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The Divine Comedy: Volume 3: The Paradiso

by Dante Alighieri

ISBN 0451627008 / 9780451627001 / 0-451-62700-8
Publisher Signet
Language English
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The Divine Comedy (Italian: Divina Commedia), written by Dante Alighieri between 1308 and his death in 1321, is widely considered the central epic poem of Italian literature, and is seen as one of the greatest works of world literature. The poem's imaginative and allegorical vision of the Christian afterlife is a culmination of the medieval world-view as it had developed in the Western Church. It helped establish the Tuscan dialect in which it is written as the Italian standard. The work was originally simply titled Commedia and was later christened Commedia Divina by Giovanni Boccaccio. The Divine Comedy is composed of over 14,000 lines that are divided into three canticas  Inferno (Hell), Purgatorio (Purgatory), and Paradiso (Paradise)  each consisting of 33 cantos. The Divine Comedy can be described simply as an allegory: Each canto, and the episodes therein, can contain many alternative meanings. Dante's allegory, however, is more complex, and, in explaining how to read the poem, he outlines other levels of meaning besides the allegory (the historical, the moral, the literal, and the anagogical). The structure of the poem, likewise, is quite complex, with mathematical and numerological patterns arching throughout the work, particularly threes and nines. The poem is often lauded for its particularly human qualities: Dante's skillful delineation of the characters he encounters in Hell, Purgatory, and Paradise; his bitter denunciations of Florentine and Italian politics; and his powerful poetic imagination. Dante's use of real characters, according to Dorothy Sayers in her introduction to her translation of "L'Inferno", allows Dante the freedom of not having to involve the reader in description, and allows him to "[make] room in his poem for the discussion of a great many subjects of the utmost importance, thus widening its range and increasing its variety."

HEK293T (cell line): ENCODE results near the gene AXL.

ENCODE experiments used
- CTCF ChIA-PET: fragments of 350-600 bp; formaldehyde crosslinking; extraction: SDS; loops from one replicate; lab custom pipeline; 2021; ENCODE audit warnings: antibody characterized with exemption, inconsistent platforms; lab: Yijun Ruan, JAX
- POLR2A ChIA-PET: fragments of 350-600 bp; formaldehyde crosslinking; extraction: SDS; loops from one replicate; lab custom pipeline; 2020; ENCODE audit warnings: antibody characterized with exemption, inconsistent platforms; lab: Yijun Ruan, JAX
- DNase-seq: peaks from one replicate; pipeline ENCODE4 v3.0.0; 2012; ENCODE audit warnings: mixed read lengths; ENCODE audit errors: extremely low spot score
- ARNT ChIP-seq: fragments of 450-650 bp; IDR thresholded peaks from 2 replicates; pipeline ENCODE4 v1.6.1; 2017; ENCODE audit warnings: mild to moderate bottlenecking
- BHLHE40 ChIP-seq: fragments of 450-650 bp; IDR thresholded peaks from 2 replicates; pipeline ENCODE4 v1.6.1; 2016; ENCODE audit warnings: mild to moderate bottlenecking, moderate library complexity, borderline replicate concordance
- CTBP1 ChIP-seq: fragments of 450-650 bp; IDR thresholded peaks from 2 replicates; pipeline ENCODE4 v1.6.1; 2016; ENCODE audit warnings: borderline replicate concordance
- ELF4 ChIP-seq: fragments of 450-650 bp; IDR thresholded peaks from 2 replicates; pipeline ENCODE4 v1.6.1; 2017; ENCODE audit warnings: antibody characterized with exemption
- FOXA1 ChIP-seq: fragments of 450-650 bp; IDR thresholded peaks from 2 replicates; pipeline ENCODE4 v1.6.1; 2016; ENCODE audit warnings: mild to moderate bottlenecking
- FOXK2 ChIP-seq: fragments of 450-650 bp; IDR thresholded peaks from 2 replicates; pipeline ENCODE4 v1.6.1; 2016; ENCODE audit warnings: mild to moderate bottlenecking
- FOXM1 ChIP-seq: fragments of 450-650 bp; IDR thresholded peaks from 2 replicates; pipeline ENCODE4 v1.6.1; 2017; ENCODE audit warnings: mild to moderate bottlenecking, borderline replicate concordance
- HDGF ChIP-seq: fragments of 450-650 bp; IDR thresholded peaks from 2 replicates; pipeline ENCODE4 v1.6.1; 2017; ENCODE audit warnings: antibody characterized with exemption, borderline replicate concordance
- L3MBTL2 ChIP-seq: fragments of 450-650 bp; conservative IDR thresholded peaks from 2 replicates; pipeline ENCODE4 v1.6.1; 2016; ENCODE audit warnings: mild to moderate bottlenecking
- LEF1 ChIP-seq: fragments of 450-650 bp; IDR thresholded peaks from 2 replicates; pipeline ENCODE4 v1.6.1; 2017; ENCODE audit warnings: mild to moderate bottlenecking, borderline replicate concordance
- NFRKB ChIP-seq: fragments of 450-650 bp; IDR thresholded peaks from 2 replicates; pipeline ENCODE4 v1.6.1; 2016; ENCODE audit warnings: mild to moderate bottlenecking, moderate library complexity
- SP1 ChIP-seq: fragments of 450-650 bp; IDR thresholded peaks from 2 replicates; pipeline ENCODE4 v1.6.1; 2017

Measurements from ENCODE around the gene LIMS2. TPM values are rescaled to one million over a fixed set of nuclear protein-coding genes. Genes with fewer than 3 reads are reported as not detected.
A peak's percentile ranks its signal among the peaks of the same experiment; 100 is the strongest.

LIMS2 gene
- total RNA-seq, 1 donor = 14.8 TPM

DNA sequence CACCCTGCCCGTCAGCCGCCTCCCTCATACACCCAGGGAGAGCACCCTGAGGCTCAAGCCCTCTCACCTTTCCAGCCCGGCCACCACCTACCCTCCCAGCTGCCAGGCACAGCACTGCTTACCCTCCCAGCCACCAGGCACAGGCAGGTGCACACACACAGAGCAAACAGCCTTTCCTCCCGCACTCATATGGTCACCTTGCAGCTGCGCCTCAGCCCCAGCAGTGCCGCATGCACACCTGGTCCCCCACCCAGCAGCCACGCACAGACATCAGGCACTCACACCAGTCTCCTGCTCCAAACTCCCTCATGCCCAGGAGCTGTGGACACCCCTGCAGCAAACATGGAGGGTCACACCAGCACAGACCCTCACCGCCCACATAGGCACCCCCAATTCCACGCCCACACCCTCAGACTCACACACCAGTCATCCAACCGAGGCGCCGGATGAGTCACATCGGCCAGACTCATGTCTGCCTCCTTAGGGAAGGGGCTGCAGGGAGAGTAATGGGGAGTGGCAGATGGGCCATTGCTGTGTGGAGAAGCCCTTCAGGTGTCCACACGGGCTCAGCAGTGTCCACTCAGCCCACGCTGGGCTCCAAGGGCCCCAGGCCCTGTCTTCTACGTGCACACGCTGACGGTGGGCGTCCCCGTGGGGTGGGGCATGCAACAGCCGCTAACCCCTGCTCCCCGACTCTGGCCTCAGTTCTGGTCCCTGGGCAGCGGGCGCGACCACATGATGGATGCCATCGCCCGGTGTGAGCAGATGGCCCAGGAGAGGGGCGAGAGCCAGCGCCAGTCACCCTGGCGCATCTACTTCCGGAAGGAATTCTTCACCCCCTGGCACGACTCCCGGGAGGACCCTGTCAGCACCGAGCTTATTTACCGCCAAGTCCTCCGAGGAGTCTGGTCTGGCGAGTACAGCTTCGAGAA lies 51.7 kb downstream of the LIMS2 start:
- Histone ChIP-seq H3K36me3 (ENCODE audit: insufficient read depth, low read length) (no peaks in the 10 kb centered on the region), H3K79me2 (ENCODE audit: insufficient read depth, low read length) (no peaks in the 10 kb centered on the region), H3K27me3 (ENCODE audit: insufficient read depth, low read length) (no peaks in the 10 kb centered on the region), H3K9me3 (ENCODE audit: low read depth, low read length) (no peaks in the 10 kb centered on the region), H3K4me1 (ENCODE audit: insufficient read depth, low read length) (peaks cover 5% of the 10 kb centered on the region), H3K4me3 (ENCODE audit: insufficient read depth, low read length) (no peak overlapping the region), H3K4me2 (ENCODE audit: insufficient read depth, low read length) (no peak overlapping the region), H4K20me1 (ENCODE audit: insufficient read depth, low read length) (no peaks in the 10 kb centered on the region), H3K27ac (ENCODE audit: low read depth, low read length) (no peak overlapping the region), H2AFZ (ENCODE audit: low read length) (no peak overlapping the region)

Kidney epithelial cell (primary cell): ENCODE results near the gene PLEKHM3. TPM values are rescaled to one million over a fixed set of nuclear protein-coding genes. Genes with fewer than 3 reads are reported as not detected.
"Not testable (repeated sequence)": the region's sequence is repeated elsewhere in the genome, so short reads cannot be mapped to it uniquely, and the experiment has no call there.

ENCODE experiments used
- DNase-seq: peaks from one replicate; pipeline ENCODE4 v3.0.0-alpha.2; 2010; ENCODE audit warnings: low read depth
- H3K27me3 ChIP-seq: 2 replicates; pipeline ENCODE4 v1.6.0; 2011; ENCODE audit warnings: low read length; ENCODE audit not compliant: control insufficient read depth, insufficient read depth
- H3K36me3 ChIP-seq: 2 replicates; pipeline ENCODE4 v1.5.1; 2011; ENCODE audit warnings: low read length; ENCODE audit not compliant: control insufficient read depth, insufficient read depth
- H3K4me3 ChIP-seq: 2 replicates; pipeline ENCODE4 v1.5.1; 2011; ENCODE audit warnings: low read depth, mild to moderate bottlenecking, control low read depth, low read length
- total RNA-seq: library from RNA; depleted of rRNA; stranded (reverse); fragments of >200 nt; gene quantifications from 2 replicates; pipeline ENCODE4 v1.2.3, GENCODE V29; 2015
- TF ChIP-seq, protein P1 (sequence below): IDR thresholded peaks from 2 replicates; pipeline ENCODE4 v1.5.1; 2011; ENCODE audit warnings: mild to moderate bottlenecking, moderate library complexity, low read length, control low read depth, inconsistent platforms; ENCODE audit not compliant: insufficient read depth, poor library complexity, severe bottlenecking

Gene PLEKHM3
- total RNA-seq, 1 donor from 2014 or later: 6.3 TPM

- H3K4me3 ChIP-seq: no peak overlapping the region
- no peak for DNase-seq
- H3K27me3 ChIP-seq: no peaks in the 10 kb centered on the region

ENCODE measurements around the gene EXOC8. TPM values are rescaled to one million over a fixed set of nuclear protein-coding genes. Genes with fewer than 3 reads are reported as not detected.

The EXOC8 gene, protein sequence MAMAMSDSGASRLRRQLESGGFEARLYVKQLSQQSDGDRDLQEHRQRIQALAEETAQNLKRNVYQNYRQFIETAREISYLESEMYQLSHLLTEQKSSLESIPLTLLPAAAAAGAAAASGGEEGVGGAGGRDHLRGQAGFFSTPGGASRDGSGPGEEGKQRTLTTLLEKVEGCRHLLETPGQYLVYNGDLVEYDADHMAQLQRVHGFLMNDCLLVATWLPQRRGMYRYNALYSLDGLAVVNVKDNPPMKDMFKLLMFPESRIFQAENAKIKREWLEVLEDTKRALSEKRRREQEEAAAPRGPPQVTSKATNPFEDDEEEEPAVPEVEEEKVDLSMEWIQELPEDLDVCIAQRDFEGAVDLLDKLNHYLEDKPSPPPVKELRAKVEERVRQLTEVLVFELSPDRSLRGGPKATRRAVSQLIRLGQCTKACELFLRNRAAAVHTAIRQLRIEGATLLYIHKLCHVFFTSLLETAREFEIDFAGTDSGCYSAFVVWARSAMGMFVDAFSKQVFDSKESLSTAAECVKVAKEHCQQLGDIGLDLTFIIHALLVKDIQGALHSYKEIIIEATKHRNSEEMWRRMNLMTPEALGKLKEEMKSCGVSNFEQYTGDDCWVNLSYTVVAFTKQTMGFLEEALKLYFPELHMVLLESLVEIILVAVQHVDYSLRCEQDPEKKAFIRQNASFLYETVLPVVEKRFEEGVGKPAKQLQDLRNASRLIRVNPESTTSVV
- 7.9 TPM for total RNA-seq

Durante degli Alighieri (May/June c.1265  September 14, 1321), commonly known as Dante Alighieri, was a Florentine poet of the Middle Ages. His central work, the Divina Commedia (originally called Commedia and later called Divina ("divine") by Boccaccio hence Divina Commedia), is often considered the greatest literary work composed in the Italian language and a masterpiece of world literature. In Italian he is known as "the Supreme Poet" (il Sommo Poeta). Dante, Petrarch and Boccaccio are also known as "the three fountains" or "the three crowns". Dante is also called the "Father of the Italian language". The first biography written on him was by Giovanni Boccaccio (1313-1375), who wrote the Trattatello in laude di Dante. - Wikipedia [via]